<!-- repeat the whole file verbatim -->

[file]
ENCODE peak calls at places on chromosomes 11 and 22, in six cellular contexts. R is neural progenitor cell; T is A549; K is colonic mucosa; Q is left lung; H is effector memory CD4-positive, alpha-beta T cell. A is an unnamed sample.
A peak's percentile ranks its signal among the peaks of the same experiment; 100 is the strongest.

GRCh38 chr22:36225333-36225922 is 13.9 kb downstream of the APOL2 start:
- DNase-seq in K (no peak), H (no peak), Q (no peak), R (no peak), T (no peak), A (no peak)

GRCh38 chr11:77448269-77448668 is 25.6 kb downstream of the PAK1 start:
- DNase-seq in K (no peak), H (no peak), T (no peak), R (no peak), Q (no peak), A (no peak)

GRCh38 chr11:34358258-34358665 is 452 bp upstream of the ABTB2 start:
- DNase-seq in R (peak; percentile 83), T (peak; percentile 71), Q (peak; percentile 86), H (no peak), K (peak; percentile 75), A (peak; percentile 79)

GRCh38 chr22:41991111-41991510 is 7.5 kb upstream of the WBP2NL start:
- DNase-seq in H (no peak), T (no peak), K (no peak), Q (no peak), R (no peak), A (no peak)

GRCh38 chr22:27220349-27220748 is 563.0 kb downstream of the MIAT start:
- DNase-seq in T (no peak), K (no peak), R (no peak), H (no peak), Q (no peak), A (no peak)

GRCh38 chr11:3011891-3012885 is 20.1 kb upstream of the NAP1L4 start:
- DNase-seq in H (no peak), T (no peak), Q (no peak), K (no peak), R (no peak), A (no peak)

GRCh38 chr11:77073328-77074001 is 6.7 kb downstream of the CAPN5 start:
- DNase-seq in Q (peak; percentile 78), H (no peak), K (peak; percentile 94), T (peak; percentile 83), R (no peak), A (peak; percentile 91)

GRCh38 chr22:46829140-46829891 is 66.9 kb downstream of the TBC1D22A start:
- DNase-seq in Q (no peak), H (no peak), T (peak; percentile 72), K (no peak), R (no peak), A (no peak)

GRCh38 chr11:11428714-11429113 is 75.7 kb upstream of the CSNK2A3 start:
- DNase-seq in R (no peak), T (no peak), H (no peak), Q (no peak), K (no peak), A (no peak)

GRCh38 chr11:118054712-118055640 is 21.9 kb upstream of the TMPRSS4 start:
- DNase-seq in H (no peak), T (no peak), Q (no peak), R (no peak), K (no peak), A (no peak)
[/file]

ENCODE peak calls at places on chromosomes 11 and 22, in six cellular contexts. R is neural progenitor cell; T is A549; K is colonic mucosa; Q is left lung; H is effector memory CD4-positive, alpha-beta T cell. A is an unnamed sample.
A peak's percentile ranks its signal among the peaks of the same experiment; 100 is the strongest.

GRCh38 chr22:36225333-36225922 is 13.9 kb downstream of the APOL2 start:
- DNase-seq in K (no peak), H (no peak), Q (no peak), R (no peak), T (no peak), A (no peak)

GRCh38 chr11:77448269-77448668 is 25.6 kb downstream of the PAK1 start:
- DNase-seq in K (no peak), H (no peak), T (no peak), R (no peak), Q (no peak), A (no peak)

GRCh38 chr11:34358258-34358665 is 452 bp upstream of the ABTB2 start:
- DNase-seq in R (peak; percentile 83), T (peak; percentile 71), Q (peak; percentile 86), H (no peak), K (peak; percentile 75), A (peak; percentile 79)

GRCh38 chr22:41991111-41991510 is 7.5 kb upstream of the WBP2NL start:
- DNase-seq in H (no peak), T (no peak), K (no peak), Q (no peak), R (no peak), A (no peak)

GRCh38 chr22:27220349-27220748 is 563.0 kb downstream of the MIAT start:
- DNase-seq in T (no peak), K (no peak), R (no peak), H (no peak), Q (no peak), A (no peak)

GRCh38 chr11:3011891-3012885 is 20.1 kb upstream of the NAP1L4 start:
- DNase-seq in H (no peak), T (no peak), Q (no peak), K (no peak), R (no peak), A (no peak)

GRCh38 chr11:77073328-77074001 is 6.7 kb downstream of the CAPN5 start:
- DNase-seq in Q (peak; percentile 78), H (no peak), K (peak; percentile 94), T (peak; percentile 83), R (no peak), A (peak; percentile 91)

GRCh38 chr22:46829140-46829891 is 66.9 kb downstream of the TBC1D22A start:
- DNase-seq in Q (no peak), H (no peak), T (peak; percentile 72), K (no peak), R (no peak), A (no peak)

GRCh38 chr11:11428714-11429113 is 75.7 kb upstream of the CSNK2A3 start:
- DNase-seq in R (no peak), T (no peak), H (no peak), Q (no peak), K (no peak), A (no peak)

GRCh38 chr11:118054712-118055640 is 21.9 kb upstream of the TMPRSS4 start:
- DNase-seq in H (no peak), T (no peak), Q (no peak), R (no peak), K (no peak), A (no peak)